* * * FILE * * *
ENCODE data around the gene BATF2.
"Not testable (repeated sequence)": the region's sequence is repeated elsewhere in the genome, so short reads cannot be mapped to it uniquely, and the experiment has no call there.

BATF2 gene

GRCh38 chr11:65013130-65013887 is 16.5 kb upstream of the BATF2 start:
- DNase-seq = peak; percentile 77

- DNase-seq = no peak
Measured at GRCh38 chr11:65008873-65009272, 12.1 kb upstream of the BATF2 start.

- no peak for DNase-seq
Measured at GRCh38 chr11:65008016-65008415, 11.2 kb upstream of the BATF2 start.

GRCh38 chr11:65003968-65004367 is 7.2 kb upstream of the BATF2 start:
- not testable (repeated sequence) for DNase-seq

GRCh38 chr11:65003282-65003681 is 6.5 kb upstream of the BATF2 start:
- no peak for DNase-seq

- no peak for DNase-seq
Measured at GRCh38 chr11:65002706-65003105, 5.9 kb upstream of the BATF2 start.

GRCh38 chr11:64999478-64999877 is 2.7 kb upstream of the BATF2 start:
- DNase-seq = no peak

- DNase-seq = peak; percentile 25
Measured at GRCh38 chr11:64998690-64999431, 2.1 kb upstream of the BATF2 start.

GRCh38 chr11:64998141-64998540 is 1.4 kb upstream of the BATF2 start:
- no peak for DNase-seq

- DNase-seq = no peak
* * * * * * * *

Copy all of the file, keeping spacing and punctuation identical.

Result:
ENCODE data around the gene BATF2.
"Not testable (repeated sequence)": the region's sequence is repeated elsewhere in the genome, so short reads cannot be mapped to it uniquely, and the experiment has no call there.

BATF2 gene

GRCh38 chr11:65013130-65013887 is 16.5 kb upstream of the BATF2 start:
- DNase-seq = peak; percentile 77

- DNase-seq = no peak
Measured at GRCh38 chr11:65008873-65009272, 12.1 kb upstream of the BATF2 start.

- no peak for DNase-seq
Measured at GRCh38 chr11:65008016-65008415, 11.2 kb upstream of the BATF2 start.

GRCh38 chr11:65003968-65004367 is 7.2 kb upstream of the BATF2 start:
- not testable (repeated sequence) for DNase-seq

GRCh38 chr11:65003282-65003681 is 6.5 kb upstream of the BATF2 start:
- no peak for DNase-seq

- no peak for DNase-seq
Measured at GRCh38 chr11:65002706-65003105, 5.9 kb upstream of the BATF2 start.

GRCh38 chr11:64999478-64999877 is 2.7 kb upstream of the BATF2 start:
- DNase-seq = no peak

- DNase-seq = peak; percentile 25
Measured at GRCh38 chr11:64998690-64999431, 2.1 kb upstream of the BATF2 start.

GRCh38 chr11:64998141-64998540 is 1.4 kb upstream of the BATF2 start:
- no peak for DNase-seq

- DNase-seq = no peak